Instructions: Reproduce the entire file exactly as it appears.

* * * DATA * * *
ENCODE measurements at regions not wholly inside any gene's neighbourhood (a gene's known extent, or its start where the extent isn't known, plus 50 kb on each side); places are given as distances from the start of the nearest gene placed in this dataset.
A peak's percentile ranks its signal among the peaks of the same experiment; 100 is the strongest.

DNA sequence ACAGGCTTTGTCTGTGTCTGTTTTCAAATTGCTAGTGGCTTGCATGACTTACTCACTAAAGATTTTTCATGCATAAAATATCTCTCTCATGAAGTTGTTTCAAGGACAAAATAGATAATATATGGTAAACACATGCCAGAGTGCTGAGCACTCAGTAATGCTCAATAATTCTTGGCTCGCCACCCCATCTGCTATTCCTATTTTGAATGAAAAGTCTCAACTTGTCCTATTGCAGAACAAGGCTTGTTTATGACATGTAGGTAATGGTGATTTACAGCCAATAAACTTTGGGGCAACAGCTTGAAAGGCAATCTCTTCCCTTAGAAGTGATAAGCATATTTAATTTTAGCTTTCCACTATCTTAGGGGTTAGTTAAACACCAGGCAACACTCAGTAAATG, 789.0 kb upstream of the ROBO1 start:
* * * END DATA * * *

ENCODE measurements at regions not wholly inside any gene's neighbourhood (a gene's known extent, or its start where the extent isn't known, plus 50 kb on each side); places are given as distances from the start of the nearest gene placed in this dataset.
A peak's percentile ranks its signal among the peaks of the same experiment; 100 is the strongest.

DNA sequence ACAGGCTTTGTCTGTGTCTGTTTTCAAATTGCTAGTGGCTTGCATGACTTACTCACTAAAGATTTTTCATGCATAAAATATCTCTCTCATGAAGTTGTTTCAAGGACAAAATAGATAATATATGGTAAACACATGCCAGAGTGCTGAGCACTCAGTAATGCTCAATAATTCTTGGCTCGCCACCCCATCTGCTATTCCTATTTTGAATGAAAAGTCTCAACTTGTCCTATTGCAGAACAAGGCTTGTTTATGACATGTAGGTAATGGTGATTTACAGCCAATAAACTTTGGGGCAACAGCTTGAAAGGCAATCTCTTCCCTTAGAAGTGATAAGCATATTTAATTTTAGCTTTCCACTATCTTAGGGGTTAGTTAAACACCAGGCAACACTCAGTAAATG, 789.0 kb upstream of the ROBO1 start: